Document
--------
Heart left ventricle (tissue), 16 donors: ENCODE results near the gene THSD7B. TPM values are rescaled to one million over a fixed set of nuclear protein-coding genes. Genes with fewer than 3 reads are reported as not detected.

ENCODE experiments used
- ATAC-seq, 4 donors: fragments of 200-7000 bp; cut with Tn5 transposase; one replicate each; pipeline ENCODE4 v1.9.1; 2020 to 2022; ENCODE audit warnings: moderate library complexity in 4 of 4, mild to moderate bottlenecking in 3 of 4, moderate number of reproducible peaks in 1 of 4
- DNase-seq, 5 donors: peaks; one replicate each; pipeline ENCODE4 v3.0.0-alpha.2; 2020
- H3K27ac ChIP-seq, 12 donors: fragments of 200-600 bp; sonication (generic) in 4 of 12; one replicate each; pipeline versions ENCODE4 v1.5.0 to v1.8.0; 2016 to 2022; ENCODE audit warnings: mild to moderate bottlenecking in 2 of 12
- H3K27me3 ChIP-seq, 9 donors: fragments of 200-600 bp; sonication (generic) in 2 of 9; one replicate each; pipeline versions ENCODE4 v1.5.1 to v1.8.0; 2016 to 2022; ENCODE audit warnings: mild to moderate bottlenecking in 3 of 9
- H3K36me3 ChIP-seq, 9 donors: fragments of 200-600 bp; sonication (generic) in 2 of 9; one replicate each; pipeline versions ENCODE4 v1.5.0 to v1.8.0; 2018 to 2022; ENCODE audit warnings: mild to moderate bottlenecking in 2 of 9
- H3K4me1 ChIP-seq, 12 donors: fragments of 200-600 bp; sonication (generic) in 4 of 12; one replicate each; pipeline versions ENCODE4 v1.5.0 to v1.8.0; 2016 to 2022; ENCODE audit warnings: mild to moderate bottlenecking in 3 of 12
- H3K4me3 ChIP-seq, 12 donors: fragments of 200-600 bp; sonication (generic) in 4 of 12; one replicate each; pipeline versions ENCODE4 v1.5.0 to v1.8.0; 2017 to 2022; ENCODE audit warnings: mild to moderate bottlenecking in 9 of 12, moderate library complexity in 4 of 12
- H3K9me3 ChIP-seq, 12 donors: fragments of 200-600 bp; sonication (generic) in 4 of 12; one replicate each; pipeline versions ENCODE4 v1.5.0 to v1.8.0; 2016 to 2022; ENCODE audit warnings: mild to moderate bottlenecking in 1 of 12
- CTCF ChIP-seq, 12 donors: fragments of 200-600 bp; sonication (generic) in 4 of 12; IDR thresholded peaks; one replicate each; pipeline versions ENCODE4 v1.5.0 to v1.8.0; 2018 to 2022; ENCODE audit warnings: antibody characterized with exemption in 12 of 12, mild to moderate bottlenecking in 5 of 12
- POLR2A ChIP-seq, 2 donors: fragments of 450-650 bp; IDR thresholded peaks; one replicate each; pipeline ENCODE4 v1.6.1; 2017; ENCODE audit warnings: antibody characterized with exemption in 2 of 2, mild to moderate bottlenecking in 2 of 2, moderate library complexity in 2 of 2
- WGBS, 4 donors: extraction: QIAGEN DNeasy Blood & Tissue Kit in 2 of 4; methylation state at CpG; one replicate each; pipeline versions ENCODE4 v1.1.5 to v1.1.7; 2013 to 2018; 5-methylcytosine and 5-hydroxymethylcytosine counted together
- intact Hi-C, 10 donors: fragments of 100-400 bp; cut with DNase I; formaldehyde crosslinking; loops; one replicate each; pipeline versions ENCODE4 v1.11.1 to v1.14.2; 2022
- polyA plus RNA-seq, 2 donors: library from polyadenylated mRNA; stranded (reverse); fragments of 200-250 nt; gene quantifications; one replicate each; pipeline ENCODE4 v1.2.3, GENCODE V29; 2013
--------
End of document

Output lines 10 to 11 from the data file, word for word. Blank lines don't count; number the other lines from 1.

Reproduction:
- H3K9me3 ChIP-seq, 12 donors: fragments of 200-600 bp; sonication (generic) in 4 of 12; one replicate each; pipeline versions ENCODE4 v1.5.0 to v1.8.0; 2016 to 2022; ENCODE audit warnings: mild to moderate bottlenecking in 1 of 12
- CTCF ChIP-seq, 12 donors: fragments of 200-600 bp; sonication (generic) in 4 of 12; IDR thresholded peaks; one replicate each; pipeline versions ENCODE4 v1.5.0 to v1.8.0; 2018 to 2022; ENCODE audit warnings: antibody characterized with exemption in 12 of 12, mild to moderate bottlenecking in 5 of 12